It has to begin with pride in self, with that which constitutes man—the reasoning mind. The rights or application of the mind is unlimited, except for the right to deny itself—if a mind denies itself, it cannot enjoy the rights which belong only to it. To deny itself means to deny the mind's essential [nature as] an individual entity. The mind can conclude anything it wishes—except that [it may] impose its will by force upon other minds.

<snip> Buddhists believe that people make the mistake of perceiving themselves a permanent ego and thus get wrapped up in desire. The Buddhist conception of desire is any value that would cause a strong negative emotion if not kept or gained. Now “desire” necessarily is the root of suffering. There solution is to give up desire and live rather passive lives. I would argue that this passivity would lead to the end of civilization if practiced consistently.<snip>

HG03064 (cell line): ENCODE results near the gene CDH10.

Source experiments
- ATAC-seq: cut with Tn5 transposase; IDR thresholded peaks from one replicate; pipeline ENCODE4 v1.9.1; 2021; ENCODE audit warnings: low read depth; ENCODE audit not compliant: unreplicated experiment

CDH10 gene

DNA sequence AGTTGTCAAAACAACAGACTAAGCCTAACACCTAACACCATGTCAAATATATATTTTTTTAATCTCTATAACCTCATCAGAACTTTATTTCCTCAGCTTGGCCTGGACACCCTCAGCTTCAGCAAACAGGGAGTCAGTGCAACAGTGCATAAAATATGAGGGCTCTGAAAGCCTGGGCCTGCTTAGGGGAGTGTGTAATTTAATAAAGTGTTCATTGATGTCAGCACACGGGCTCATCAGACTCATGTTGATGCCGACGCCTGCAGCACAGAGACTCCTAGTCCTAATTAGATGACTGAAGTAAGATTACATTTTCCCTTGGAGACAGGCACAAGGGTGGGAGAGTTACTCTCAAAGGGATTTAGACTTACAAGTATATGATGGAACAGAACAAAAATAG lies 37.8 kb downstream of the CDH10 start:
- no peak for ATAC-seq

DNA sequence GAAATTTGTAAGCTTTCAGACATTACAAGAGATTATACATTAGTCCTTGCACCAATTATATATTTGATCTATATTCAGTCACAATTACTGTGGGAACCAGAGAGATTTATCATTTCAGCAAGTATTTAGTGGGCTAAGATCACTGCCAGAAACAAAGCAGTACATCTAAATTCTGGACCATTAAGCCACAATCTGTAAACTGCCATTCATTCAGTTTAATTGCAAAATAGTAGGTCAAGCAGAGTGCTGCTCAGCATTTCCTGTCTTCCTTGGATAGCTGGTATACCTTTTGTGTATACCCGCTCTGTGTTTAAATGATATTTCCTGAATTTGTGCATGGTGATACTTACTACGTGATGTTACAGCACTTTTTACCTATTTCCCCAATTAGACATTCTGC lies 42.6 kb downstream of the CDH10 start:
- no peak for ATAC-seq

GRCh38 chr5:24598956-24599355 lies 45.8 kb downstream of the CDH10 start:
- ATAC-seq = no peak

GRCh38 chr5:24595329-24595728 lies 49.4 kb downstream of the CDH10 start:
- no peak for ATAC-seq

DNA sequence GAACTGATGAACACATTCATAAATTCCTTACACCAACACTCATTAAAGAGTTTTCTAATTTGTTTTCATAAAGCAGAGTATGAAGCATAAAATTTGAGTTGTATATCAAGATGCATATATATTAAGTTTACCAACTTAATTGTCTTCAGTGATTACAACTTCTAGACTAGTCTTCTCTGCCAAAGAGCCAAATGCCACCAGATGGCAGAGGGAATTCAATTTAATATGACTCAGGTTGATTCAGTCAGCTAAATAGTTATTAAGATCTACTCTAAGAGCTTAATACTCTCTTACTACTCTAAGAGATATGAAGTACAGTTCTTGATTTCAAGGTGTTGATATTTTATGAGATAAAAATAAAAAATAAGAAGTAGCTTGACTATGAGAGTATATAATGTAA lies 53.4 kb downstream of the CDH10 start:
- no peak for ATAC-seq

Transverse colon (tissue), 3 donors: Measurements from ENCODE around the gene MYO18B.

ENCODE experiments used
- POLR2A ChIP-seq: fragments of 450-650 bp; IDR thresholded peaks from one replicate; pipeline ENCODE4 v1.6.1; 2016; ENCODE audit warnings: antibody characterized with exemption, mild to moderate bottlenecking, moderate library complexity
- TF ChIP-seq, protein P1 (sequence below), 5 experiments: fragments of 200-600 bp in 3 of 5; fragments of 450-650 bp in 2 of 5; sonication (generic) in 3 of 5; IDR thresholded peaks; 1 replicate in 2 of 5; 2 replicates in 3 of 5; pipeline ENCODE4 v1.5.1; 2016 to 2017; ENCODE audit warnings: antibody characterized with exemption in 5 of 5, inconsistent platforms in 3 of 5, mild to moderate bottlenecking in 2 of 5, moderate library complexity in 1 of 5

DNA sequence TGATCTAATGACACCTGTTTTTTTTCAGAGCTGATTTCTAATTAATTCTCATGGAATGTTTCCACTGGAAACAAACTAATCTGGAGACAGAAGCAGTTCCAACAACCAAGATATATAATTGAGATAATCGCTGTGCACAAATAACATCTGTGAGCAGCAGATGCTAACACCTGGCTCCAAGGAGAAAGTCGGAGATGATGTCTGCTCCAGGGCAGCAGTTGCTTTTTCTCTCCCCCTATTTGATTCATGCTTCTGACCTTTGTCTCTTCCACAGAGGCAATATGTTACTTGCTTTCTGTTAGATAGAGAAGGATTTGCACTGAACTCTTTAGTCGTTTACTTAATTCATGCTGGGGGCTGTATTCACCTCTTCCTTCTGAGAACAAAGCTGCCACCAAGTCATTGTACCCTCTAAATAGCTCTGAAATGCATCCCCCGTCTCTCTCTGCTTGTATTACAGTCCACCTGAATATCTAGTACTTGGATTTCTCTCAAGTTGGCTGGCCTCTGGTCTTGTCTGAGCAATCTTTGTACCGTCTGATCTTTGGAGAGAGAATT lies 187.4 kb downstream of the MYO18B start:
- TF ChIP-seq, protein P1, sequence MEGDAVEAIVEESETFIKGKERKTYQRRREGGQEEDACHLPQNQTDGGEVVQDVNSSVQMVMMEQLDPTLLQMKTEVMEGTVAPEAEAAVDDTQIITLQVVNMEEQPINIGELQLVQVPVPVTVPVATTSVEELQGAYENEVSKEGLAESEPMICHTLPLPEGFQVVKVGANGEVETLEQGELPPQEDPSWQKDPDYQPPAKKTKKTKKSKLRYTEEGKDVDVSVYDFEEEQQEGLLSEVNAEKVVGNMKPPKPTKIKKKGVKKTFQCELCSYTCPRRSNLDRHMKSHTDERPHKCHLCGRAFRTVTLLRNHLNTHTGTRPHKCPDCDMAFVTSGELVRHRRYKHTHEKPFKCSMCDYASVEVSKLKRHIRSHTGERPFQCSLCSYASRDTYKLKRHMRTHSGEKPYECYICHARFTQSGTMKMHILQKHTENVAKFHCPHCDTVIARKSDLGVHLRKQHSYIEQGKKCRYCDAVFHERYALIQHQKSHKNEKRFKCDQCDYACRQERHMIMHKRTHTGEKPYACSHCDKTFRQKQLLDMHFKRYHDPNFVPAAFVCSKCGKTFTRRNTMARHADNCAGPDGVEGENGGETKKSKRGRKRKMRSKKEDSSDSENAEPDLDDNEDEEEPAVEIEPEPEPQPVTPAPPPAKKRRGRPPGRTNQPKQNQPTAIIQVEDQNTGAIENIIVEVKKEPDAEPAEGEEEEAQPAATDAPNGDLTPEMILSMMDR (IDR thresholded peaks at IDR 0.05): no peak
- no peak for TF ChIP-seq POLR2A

At the root of value is choice. To ask "What is of value?" is to imply "Of value, to whom?"

For the Buddhist to suppress "desire", is to suppress value, is to suppress choice, is to renounce the self, is to renounce the ego, is to renounce the intellect, is to renounce the mind. (I hope I have these in hierarchal order.)

Edited to add: The self is axiomatic. It can not be proven per se, only validated. It has to be accepted implicitly to be denied explicitly.

Edited by dream_weaver
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At the root of value is choice. To ask "What is of value?" is to imply "Of value, to whom?"

For the Buddhist to suppress "desire", is to suppress value, is to suppress choice, is to renounce the self, is to renounce the ego, is to renounce the intellect, is to renounce the mind. (I hope I have these in hierarchal order.)

Edited to add: The self is axiomatic. It can not be proven per se, only validated. It has to be accepted implicitly to be denied explicitly.